After experiencing lumpfish roe delicacies and cinematic scenes in a church as part ofÂ Wondercool Copenhagen, we were ready for day two in Denmark’s capital. Having enjoyed a comfortable night’s sleep in theÂ Admiral Hotel, we were up early to see what all the fuss was about in a newly developed area of Copenhagen not far from the airport.
A planned development about 15 minutes from the centre of Copenhagen,Â Ã˜restad is a long strip of residential high-rises, hotels, office buildings, parks and shopping precincts that really provides a remarkable impression of Danish architecture. It represents the pinnacle of Danish design, city planning, education, commerce and transport, all in one location not far from Downtown.
Apartment blocks inÂ Ã˜restad
Each apartment in this development has its own front garden thanks to the sloping roof.
Large open park areas for hanging out, playing football or having a barbeque.
The entire area is served by the Metro and is only 8 minutes to Copenhagen airport and 8 minutes to theÂ Ã˜restad Bridge which connects Denmark with SkÃ¥ne in Sweden.
Bella Sky Hotel
Hailed as one of the most stylish hotels in Copenhagen, Bella Sky is located right next to the Bella Centre conference and exhibition precinct and stands as a landmark ofÂ Ã˜restad.
Bella Sky’s inviting foyer
But the treat was definitely ascending to the sky bar, where we were afforded 360 degree views all overÂ Ã˜restad and Greater Copenhagen.
Grand piano in Bella Sky’s top floor bar.
Showcasing the coolest of Danish furniture, the Bella Sky bar is the ideal place for a meal as dusk descends over Denmark. The duo of towers cast an imposing shadow overÂ Ã˜restad, making this hotel more than just a place to have a drink or hang your hat for the night.
Jayne had this place on her list from the moment we arrived in Copenhagen. We jumped on our bikes and rode to the north side of the city to check out this highly regarded local favourite. A glass walled indoor market in the working-class-turned-cool Norrebro neighbourhood, Torvehallerne is a mix of organic bakeries, coffee shops and fruit and veg vendors.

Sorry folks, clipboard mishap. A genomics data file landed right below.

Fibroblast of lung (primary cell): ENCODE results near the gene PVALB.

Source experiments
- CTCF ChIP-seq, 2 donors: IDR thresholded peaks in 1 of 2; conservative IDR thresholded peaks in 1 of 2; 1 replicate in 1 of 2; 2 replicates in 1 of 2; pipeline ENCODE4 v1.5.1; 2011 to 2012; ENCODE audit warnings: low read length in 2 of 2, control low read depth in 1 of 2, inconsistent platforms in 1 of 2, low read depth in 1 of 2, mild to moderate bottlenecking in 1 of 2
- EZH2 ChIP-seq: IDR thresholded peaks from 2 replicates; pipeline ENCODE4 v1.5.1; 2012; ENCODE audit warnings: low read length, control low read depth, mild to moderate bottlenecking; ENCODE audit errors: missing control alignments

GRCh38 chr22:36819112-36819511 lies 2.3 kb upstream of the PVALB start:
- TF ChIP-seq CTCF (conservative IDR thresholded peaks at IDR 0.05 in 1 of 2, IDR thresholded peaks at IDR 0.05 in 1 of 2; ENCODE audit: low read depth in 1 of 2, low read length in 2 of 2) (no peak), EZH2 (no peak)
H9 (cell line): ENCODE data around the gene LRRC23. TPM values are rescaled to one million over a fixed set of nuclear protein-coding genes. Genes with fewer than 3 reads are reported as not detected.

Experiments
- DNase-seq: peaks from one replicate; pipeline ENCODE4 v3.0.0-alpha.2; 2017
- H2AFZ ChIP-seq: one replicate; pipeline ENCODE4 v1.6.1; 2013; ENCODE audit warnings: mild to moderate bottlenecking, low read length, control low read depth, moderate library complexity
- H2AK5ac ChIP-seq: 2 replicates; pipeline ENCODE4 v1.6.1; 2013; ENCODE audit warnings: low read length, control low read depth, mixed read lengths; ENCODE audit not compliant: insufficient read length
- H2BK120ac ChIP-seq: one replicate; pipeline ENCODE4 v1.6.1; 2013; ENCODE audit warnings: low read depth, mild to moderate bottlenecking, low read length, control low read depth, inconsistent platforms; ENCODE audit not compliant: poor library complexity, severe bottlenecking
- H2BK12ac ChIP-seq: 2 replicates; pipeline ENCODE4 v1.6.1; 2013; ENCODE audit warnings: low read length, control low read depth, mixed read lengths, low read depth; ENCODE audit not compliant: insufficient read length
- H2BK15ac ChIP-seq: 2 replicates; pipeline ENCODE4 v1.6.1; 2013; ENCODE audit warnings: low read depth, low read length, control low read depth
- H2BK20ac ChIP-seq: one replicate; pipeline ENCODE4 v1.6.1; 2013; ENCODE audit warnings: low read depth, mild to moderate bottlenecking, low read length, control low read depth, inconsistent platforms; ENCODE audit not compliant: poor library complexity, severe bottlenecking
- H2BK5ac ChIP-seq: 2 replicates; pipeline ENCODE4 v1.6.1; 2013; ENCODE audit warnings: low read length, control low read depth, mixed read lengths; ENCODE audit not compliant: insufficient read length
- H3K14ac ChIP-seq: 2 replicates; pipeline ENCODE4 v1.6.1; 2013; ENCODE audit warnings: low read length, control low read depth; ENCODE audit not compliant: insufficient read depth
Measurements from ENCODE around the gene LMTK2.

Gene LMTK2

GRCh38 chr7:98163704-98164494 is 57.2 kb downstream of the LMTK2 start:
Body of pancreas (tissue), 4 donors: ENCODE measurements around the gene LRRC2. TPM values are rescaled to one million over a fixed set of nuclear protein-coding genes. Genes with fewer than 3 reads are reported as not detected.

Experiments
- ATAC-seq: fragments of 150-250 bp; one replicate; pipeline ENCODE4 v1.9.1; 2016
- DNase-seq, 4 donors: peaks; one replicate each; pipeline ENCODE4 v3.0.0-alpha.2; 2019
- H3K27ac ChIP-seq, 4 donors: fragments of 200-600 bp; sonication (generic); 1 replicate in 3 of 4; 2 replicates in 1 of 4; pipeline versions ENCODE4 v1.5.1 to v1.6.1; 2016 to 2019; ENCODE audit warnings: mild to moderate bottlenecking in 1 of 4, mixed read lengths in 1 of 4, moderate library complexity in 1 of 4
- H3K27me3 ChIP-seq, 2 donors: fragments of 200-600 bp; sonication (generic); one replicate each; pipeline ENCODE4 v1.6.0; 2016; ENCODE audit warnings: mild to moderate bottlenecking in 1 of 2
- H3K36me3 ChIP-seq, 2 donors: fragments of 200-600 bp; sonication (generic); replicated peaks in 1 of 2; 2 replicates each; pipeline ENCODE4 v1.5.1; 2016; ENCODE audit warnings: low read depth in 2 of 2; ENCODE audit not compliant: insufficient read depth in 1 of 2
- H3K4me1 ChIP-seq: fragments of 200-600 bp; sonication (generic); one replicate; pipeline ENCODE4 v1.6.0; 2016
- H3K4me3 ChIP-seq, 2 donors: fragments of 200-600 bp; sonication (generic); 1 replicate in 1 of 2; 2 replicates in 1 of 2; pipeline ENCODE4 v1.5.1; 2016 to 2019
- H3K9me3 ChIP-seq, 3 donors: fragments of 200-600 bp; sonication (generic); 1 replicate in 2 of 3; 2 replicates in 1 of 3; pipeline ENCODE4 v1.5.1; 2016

Torvehallerne essentially showcases the best of all of Copenhagen’s boutique cafes, bakeries and brunch houses. And is home to my favourite, The Coffee Collective.
Undoubtedly the best coffee joint in CPH, they have two outlets in the city and have a solid reputation with the locals of producing a quality cup of joe.
If you like your coffee, there’s nowhere else to go than The Coffee Collective when you’re in Copenhagen.
Finishing up the weekend, we returned to the Admiral Hotel to sample a cross section of Copenhagen’s Cooking Festival, held this year from August 24th to September 2nd. Copenhagen’s 10 top restaurants including Restaurant Jacobsen, The Lodge, STURE and Marv & BenÂ brought their A game and dished out everything from roast duck and porchetta to chocolates and craft beer.
I’d been to Copenhagen once before, but experiencing Wondercool Copenhagen showed me a different, more refined side of the city that involved films, caviar, architecture and cycling. I’d been converted by the things the Danes do best. If I wanted to live anywhere in Scandinavia, it’d be Copenhagen, hands down.
Disclosure: this trip was provided complimentary byÂ Visit CopenhagenÂ but as always, opinions are my own.